New Orleans, NOLA, the Big Easy: home to jazz, voodoo, beignets at Cafe du Monde, steamboats, French colonial culture and cuisine, boudins, po’boys, above ground cemeteries, Louisiana swamps, cable cars, and so much more. All of the above are part of the Big Easy’s southern charm, as well as a few other gems that I discovered along the way.
The French Quarter
NOLA is a non-stop party town and this is obvious the minute you hit the French Quarter centred on the rather grimy, seedy Bourbon St. Bourbon St is not pretty but it’s not as intimidating as people would have you believe. Take a look at it and then spend more time on Canal St and the rest of the French Quarter.
Personally, I preferred the Quarter in mornings/ afternoons when it was a little quieter. Frenchman St, on the periphery of the Quarter, is where you go for the best gigs, any time of day or night, and The Spotted Cat was my favourite. I didn’t make it to the more historic Preservation Hall, but maybe some other time…
The Garden District and Magazine St
I liked this SO much more than the French Quarter but that’s because I prefer elegant architecture, antique stores, vintage, and cool cafes to bars and nightclubs. I adored Magazine St which has a laidback, neighbourhood vibe and not a hint of tourist trap to it.
Tours, sights and history
There are so many things to see and do that it’s really difficult to make choices (for instance, I chose not to do the swamp tour and the steamboat cruise) but I was happy with my choices in the end.
Whitney Plantation Tour has to be one of the most arresting and memorable tours I’ve ever been on. Initially, I was wary of taking a plantation tour but I chose Whitney because it is the only tour which focuses entirely on slavery and its horrific legacy. I’d already visited two concentration camps in Europe and found it hard to visualise their past, but Whitney chilled me to the bone. The guide was excellent and it was a truly educational, moving experience. I can’t recommend it enough.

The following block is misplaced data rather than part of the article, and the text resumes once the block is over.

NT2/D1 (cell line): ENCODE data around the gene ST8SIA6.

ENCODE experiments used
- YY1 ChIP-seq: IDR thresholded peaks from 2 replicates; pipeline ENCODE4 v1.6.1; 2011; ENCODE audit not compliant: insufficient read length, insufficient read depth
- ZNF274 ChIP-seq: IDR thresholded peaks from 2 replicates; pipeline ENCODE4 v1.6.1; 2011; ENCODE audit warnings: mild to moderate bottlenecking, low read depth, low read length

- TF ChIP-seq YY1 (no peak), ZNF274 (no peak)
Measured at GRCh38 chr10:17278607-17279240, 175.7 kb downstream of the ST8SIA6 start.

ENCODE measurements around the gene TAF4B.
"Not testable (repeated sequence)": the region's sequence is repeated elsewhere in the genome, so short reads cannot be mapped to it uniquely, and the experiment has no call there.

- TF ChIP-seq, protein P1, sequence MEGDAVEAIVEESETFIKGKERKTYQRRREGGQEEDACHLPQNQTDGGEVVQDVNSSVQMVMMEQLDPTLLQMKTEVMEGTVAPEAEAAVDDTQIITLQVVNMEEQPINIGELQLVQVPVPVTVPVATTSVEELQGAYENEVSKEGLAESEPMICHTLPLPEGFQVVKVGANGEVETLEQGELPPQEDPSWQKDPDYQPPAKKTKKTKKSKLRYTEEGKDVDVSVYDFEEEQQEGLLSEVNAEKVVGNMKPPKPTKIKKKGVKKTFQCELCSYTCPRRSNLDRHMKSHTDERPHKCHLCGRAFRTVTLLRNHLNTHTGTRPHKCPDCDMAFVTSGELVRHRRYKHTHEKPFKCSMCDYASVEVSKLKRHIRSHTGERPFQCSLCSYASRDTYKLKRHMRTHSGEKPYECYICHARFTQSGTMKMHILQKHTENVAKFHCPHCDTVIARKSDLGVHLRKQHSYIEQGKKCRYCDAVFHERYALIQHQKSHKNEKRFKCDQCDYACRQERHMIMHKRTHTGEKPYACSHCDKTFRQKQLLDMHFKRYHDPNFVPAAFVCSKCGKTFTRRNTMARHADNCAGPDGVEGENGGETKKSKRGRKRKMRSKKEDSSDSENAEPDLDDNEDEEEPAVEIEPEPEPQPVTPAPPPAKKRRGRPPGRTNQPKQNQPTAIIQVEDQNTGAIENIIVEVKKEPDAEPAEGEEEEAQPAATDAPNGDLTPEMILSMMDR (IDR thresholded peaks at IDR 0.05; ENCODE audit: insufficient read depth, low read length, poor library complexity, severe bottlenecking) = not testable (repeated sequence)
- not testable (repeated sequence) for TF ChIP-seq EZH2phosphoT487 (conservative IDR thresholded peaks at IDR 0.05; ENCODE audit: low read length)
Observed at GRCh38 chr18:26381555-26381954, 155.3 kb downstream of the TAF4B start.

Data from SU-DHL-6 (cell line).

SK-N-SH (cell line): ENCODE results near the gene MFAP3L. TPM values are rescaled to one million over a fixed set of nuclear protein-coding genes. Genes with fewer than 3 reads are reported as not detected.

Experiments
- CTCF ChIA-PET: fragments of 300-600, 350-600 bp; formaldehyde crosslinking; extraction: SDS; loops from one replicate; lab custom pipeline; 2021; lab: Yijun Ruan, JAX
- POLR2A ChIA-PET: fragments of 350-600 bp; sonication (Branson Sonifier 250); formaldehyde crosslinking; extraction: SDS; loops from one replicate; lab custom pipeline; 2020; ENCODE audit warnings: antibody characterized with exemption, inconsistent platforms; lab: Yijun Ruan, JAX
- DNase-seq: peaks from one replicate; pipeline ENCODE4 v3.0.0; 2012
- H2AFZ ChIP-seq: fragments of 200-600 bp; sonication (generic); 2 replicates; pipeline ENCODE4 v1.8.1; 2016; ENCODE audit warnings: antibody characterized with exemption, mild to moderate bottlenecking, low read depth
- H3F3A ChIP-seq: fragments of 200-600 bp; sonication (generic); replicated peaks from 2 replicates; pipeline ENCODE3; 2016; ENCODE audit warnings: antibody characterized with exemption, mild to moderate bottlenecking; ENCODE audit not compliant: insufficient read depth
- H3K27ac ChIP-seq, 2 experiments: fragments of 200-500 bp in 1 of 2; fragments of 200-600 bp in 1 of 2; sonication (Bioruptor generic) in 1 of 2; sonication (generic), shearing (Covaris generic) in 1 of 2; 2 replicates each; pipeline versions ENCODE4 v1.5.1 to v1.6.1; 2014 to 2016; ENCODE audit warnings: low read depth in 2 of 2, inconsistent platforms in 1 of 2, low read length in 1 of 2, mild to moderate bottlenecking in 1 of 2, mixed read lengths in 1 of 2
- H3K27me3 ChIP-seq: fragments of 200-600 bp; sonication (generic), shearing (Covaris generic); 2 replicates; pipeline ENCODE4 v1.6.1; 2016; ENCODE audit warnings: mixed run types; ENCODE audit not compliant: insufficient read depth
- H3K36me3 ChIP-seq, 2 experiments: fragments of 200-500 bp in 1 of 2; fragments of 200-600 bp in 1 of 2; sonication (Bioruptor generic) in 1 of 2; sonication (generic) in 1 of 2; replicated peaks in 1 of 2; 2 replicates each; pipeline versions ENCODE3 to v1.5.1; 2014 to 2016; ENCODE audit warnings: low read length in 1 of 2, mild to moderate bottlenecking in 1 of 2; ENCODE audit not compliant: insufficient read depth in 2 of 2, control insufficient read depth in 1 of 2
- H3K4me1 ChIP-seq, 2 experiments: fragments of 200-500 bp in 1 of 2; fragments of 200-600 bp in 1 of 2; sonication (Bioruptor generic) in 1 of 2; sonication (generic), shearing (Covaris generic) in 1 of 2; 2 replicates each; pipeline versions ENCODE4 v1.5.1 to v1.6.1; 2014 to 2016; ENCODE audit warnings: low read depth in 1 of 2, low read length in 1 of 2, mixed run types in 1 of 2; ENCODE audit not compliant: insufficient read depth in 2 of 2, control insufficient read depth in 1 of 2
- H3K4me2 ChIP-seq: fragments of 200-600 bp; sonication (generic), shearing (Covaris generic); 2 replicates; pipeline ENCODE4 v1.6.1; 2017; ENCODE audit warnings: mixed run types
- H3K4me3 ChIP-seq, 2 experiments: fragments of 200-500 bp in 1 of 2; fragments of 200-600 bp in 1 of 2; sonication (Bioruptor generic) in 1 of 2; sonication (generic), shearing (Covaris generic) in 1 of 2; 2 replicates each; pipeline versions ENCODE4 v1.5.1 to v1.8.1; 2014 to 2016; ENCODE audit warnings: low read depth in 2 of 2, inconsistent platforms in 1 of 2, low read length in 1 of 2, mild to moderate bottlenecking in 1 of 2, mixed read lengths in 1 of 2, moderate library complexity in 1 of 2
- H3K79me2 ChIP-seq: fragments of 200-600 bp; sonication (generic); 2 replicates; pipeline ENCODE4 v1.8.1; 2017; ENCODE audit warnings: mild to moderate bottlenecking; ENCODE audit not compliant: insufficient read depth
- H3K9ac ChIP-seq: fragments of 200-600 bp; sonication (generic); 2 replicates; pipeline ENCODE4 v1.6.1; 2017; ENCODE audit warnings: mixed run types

The Big Easy Food Tour
This tour is a little pricey but you’re paying for an off-the-beaten-path experience as well as the food. The tour is not just informative about cuisine as you learn so much about NOLA life, history and architecture. It was great to get right out of town and away from mass tourism to a residential neighbourhood. My guide, Doneen, was really educated and articulate, as well as a native of New Orleans. My favourite dish was Oysters Almandine at the Maple St Cafe and I would also love to return to Chais De La Chaise restaurant on Maple St.
PS The meeting point for the tour is WAY out of town and the Charles Streetcar is very slow so allow plenty of time to get there.
Voodoo and Cemetery Tour
I found this tour to be mostly about cemetery with a little voodoo thrown in so I’d definitely recommend also visiting the Voodoo Museum. However, the tour was quite fascinating for its insights into the cemeteries, burial rituals, voodoo queen, Marie Faveau, and Nicolas Cage’s eccentricities.
The Voodoo Museum, 724 Dumaine St
This little museum is a great spot, costing only about 6$ and taking about an hour or less to visit. It’s dark, creepy and atmospheric and gives really good insights into the history and actual practice of voodoo.
Some restaurants worth checking out:
Maple St Cafe; Chais DelaChaise; Cochon; The Blind Pelican; Turkey and Wolf; Pesce; Brasserie Marigny; Curio; Satsuma Cafe.
The Spotted Cat (for live music); Curio (for a civilized cocktail or two); Cooter Browns (neighbourhood tavern in Carrollton); Bamboulas (for music and drinks).
Where to stay:
If I went back I’d stay around the Garden District on the St Charles route, perhaps AirBnB.
On a budget: Quisby Hostel on 1225 St Charles Ave is a beautiful hostel with a great 24-hour bar but be warned: it gets noisy and you’re essentially sleeping over a nightclub. It’s a great place to meet people of varying ages in a safe, clean neighbourhood but don’t expect too much rest.